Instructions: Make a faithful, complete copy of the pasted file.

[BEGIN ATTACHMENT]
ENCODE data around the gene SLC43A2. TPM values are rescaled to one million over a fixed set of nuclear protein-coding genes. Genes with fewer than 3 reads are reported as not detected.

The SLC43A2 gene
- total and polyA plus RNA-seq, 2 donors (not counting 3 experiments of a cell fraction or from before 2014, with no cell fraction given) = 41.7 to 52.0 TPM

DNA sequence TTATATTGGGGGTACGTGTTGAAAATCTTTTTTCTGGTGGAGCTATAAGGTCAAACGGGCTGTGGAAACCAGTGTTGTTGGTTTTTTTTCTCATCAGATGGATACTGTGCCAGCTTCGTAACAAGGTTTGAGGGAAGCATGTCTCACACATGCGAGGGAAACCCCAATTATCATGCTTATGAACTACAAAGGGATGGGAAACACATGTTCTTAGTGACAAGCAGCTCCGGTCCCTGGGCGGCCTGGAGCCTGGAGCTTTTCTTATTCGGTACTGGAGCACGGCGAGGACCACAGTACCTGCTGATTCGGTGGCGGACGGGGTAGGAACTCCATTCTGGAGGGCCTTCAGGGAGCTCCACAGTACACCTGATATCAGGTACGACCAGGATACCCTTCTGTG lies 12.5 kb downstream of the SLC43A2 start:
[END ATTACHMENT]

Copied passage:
ENCODE data around the gene SLC43A2. TPM values are rescaled to one million over a fixed set of nuclear protein-coding genes. Genes with fewer than 3 reads are reported as not detected.

The SLC43A2 gene
- total and polyA plus RNA-seq, 2 donors (not counting 3 experiments of a cell fraction or from before 2014, with no cell fraction given) = 41.7 to 52.0 TPM

DNA sequence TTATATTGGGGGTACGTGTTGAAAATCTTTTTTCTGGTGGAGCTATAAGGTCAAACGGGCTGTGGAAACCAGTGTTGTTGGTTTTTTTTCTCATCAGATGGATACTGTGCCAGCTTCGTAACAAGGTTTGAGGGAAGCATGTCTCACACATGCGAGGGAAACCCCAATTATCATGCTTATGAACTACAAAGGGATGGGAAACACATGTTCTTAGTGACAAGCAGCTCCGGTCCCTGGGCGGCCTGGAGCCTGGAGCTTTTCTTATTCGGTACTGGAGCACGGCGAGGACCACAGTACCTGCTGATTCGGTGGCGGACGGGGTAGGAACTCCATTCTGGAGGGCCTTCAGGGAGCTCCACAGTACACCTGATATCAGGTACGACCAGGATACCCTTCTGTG lies 12.5 kb downstream of the SLC43A2 start: